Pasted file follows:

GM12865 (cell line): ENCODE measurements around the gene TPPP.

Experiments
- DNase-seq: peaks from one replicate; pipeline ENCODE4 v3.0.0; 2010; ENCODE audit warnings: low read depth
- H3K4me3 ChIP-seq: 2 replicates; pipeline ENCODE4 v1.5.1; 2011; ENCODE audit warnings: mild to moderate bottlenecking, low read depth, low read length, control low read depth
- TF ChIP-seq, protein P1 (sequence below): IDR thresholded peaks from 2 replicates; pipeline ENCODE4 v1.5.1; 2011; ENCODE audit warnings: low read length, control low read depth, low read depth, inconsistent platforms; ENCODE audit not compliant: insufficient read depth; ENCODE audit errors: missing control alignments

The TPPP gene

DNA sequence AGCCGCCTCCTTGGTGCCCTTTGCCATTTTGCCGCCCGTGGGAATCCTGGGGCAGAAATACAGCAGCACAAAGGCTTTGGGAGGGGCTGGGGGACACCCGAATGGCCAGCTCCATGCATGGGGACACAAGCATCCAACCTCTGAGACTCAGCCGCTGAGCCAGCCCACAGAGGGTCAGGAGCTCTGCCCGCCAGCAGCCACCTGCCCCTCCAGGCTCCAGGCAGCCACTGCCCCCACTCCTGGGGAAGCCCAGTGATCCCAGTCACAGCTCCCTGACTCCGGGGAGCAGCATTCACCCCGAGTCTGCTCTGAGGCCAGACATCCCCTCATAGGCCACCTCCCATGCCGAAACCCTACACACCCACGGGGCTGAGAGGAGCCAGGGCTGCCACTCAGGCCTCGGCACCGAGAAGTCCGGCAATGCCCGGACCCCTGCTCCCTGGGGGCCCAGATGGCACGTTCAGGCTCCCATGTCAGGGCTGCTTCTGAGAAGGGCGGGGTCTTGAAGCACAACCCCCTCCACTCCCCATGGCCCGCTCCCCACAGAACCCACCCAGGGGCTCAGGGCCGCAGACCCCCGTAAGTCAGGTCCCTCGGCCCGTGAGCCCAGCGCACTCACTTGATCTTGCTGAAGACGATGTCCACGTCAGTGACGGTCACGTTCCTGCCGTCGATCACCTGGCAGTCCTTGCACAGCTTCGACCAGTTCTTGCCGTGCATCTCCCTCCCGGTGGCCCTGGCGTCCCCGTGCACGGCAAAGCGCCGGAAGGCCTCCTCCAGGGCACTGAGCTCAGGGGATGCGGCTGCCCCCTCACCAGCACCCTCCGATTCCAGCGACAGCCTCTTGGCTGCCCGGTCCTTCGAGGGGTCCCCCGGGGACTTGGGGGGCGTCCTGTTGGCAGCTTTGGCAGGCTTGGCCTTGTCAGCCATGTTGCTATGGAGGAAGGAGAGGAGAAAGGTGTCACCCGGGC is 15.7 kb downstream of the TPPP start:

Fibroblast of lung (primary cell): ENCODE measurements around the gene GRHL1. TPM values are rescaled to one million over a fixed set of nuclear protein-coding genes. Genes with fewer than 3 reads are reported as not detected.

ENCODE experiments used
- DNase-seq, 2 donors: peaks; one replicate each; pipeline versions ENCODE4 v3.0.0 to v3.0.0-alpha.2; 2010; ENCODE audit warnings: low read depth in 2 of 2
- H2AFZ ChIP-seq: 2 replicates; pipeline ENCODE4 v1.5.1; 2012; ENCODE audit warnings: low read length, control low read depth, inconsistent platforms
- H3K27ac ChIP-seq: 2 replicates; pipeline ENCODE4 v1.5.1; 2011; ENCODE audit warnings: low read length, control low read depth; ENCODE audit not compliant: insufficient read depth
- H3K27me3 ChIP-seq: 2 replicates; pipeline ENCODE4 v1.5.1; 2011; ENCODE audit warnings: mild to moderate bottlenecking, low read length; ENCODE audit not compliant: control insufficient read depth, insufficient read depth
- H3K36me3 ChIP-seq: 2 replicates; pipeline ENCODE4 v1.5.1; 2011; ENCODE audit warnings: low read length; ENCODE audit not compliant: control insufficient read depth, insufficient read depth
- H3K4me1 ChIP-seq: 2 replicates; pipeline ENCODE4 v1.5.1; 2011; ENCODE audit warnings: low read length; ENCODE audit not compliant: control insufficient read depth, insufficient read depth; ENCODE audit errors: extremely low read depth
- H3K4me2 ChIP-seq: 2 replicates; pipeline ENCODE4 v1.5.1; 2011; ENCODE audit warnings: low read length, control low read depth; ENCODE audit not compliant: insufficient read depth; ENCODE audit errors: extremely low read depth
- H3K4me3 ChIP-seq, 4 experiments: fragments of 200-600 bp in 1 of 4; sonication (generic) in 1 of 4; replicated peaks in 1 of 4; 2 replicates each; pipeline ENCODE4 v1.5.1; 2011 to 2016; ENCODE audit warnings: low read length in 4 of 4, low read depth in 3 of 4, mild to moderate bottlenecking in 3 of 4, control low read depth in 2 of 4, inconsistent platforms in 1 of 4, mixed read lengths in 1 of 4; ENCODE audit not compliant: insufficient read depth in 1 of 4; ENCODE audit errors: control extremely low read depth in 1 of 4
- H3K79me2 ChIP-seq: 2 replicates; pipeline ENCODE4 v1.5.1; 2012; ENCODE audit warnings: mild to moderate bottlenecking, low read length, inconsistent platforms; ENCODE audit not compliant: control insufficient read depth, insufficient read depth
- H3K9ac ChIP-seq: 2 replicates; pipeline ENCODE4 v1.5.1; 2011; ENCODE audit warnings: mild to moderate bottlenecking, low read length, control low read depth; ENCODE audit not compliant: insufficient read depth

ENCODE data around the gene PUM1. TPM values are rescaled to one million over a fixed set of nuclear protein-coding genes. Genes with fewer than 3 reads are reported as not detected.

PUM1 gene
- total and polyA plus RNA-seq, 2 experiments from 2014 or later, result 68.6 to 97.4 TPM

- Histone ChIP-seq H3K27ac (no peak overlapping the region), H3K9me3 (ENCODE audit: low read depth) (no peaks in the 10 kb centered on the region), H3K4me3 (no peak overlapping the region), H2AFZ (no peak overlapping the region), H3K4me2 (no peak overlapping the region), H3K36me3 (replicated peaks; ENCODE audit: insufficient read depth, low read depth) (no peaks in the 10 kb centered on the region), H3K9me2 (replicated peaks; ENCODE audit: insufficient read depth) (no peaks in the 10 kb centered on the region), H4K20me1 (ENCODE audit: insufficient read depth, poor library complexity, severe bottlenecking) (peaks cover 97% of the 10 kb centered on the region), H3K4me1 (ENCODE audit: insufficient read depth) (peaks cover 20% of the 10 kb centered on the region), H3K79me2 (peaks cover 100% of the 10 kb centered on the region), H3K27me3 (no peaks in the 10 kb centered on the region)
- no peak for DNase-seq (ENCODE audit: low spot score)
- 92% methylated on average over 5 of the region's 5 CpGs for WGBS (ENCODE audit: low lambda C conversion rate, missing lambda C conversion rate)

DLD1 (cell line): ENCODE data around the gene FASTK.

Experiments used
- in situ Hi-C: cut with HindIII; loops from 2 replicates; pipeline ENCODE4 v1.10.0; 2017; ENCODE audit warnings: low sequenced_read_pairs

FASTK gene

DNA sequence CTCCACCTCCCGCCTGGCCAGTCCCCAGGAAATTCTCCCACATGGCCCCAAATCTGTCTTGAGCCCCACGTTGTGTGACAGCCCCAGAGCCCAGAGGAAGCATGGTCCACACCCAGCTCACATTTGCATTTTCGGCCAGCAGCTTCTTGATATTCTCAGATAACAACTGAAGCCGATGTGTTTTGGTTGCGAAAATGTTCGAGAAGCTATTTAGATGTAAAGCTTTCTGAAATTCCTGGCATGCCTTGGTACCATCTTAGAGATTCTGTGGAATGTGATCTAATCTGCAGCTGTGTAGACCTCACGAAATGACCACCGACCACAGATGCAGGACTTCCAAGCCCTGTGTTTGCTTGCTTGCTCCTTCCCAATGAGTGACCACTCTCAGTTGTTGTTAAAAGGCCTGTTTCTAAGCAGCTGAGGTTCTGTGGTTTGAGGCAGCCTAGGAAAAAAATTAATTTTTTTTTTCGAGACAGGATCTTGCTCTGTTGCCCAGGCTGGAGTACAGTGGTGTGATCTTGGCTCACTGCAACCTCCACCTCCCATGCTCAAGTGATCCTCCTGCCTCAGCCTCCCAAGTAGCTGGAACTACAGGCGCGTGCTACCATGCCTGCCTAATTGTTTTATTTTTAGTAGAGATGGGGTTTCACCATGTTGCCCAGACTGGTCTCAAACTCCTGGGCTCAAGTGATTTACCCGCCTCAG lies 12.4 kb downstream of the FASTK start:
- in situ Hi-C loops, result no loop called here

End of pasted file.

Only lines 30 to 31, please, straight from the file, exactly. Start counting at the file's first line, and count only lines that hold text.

DNA sequence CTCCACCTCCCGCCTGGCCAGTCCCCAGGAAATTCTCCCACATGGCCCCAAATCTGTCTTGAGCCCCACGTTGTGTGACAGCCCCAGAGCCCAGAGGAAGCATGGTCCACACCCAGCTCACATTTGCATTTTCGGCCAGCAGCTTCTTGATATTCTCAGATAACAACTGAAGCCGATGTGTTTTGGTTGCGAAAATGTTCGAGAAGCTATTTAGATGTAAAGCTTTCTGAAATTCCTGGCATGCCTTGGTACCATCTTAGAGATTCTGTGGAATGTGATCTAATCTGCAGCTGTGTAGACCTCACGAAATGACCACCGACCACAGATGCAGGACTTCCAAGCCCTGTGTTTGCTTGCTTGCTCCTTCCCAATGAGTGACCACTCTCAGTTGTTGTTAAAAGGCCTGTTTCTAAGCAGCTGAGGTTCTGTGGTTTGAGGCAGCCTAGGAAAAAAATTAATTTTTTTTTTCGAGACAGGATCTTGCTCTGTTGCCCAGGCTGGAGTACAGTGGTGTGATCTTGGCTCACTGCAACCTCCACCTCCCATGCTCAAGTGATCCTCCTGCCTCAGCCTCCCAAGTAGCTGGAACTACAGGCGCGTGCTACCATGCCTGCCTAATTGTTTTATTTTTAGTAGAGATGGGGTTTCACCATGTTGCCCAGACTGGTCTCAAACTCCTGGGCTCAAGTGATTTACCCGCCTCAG lies 12.4 kb downstream of the FASTK start:
- in situ Hi-C loops, result no loop called here